How to Safely Start Resistance Training for Kids
In my first couple of months of working at the POWER Center, I have been training younger athletes.
Previously, pediatric resistance training was thought to impact children’s growth through training-induced cartilage damage. In recent studies, it has been found that through appropriately prescribed training programs with sufficient supervision, children have fewer, if any, lifting related injuries.
Overall, competitive lifting in youth has fewer reported injuries than other sports. Resistance training has been found to be safely initiated as young as the age of 6.
How to design pediatric resistance training
- Start with warmups. A typical program design for younger athletes includes beginning with foam rolling combined with a dynamic warm-up followed by speed and agility training and simple plyometrics.
These exercises create training adaptations that are specific to movement patterns, velocities of movement and forces that are demanded during their individual sports activities.
- Follow with weight training. These exercises are followed by weight training that starts simple in order to create a foundation for the young athletes. Some example basic exercises for these athletes include goblet squats, dead lifts, kettle bell swings, lunges and push and pull exercises.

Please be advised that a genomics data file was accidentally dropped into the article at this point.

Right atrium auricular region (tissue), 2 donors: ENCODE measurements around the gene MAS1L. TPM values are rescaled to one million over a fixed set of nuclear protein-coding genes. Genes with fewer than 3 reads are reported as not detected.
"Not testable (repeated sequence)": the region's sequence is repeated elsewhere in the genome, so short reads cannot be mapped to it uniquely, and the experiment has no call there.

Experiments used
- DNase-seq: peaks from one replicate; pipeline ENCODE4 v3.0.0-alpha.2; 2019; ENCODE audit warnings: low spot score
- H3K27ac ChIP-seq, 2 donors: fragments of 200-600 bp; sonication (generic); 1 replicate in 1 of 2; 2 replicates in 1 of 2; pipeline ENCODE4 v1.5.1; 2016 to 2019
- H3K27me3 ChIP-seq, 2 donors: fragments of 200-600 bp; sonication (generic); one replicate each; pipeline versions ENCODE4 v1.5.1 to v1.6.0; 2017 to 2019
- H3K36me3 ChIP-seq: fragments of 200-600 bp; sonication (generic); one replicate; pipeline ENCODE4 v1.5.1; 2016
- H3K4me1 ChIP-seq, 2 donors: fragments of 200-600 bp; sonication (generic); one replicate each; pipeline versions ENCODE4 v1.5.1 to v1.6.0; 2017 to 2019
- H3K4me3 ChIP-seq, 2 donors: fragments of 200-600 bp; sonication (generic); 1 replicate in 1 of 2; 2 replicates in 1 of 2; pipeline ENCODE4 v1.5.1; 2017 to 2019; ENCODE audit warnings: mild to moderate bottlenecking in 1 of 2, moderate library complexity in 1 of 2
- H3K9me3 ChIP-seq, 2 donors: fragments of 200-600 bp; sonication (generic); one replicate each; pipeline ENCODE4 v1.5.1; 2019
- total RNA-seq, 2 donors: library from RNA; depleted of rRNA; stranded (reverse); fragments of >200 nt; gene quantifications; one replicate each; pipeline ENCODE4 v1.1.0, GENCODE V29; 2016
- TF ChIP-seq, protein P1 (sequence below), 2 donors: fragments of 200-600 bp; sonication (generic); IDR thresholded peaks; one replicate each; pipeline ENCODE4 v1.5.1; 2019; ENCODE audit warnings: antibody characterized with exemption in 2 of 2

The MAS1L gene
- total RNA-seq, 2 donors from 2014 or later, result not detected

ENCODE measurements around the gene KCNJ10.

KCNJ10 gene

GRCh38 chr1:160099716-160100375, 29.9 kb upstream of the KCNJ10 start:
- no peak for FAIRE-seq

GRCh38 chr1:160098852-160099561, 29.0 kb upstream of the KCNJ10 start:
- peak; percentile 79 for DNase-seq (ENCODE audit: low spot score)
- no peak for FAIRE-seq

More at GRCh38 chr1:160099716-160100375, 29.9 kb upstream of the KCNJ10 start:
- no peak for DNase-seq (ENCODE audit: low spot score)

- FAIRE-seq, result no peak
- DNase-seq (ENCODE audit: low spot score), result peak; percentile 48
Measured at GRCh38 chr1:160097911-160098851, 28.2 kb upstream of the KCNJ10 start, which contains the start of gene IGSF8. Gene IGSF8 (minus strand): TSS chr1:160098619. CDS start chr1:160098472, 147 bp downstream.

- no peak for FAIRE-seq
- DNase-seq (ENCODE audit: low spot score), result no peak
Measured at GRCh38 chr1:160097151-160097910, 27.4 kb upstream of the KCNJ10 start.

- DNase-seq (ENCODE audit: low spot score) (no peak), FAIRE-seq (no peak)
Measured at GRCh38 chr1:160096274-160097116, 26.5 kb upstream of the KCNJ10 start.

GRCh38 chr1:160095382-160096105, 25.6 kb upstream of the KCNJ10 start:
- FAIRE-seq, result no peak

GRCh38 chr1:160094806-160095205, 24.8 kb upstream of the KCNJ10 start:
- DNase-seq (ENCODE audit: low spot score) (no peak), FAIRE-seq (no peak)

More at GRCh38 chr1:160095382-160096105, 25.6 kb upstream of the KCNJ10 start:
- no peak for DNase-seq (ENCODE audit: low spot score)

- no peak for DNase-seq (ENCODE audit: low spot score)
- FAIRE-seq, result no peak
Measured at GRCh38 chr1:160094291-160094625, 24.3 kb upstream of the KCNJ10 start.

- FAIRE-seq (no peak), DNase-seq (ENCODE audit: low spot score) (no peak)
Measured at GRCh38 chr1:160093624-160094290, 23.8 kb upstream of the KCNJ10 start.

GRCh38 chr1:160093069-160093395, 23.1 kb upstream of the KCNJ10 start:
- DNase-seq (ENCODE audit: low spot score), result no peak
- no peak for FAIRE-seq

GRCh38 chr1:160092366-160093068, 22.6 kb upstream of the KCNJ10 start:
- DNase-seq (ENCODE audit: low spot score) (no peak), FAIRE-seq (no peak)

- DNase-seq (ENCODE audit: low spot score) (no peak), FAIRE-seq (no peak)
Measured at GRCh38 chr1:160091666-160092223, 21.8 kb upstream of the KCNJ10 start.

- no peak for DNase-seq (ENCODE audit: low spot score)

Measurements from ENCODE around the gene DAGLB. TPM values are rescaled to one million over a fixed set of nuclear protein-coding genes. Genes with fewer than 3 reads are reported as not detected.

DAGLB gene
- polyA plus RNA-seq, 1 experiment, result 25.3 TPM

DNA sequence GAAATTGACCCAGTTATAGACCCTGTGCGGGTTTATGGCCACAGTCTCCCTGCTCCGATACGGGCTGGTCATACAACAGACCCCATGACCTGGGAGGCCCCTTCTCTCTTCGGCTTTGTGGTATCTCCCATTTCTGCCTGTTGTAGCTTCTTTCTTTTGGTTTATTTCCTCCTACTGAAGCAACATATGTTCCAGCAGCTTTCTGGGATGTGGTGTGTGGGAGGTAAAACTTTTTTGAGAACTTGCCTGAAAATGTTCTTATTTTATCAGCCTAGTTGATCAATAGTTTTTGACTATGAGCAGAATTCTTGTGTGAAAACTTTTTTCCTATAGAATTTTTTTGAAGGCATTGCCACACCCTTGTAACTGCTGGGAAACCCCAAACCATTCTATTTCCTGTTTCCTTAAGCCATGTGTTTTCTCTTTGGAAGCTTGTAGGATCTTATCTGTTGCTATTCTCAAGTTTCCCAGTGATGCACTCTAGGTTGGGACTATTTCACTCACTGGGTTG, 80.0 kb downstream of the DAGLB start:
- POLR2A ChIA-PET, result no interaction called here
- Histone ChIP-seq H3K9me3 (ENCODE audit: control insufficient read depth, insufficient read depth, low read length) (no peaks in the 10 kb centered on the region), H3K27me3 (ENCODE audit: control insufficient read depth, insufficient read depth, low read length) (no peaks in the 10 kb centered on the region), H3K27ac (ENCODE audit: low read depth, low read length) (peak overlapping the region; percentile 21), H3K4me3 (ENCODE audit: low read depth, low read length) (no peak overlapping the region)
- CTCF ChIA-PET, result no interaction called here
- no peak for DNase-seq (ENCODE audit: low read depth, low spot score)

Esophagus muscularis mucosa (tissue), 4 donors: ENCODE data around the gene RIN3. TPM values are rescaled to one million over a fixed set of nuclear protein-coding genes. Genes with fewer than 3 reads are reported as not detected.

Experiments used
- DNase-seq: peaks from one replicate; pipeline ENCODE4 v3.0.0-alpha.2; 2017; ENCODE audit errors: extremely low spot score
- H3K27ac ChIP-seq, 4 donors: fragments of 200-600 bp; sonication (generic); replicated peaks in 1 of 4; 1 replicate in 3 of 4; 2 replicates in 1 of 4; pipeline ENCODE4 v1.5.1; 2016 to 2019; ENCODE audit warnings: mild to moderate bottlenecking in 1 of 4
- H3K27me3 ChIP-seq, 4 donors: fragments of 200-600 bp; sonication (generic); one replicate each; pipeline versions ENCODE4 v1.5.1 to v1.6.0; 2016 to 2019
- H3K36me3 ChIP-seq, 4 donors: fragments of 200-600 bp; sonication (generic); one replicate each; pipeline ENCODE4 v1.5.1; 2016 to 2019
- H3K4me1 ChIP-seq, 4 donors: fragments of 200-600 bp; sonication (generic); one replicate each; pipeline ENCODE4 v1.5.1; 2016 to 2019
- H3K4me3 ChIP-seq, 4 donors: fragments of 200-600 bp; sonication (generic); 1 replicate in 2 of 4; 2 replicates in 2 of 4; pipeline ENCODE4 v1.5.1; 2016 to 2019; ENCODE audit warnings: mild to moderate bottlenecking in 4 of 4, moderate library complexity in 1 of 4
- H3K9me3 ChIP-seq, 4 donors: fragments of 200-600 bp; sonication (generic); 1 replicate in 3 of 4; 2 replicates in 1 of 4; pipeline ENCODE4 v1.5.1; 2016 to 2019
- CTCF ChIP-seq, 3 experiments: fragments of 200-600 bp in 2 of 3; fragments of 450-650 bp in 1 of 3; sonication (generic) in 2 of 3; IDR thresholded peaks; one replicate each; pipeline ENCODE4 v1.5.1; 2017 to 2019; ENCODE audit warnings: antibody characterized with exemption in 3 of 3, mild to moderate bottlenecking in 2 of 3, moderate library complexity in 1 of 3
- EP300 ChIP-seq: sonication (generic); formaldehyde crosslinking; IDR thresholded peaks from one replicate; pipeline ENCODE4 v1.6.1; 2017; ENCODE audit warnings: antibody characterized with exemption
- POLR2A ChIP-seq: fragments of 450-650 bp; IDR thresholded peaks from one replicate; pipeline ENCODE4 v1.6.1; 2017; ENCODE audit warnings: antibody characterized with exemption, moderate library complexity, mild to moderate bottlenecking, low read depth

During these exercises I make sure that the athletes maintain good posture with a neutral spine. It is important to recognize any compensations, especially in the lower extremities with a focus on dynamic valgus of the knees.
- Finish with stretching. Static stretching should follow each resistance training program for youth.
Benefits of pediatric resistance training
These include increasing muscular strength, power and muscular endurance, as well as potentially influencing many health and fitness-related measures.
Resistance training also relates to a decrease in body fat among obese children and adolescents.
Pediatric resistance training provides an opportunity and experience of success for all participants, no matter their baseline level, which allows them to feel good about their performance.
Potential risks and concerns for pediatric resistance training include repetitive soft tissue injuries, in particular in the lower back. Most of these injuries occur if there is a lack of qualified adult supervision, safe equipment and adherence to age-specific guidelines.
To safely include resistance training in your kids’ workouts, contact Sanford POWER.
Chaz Gunderson, CSCS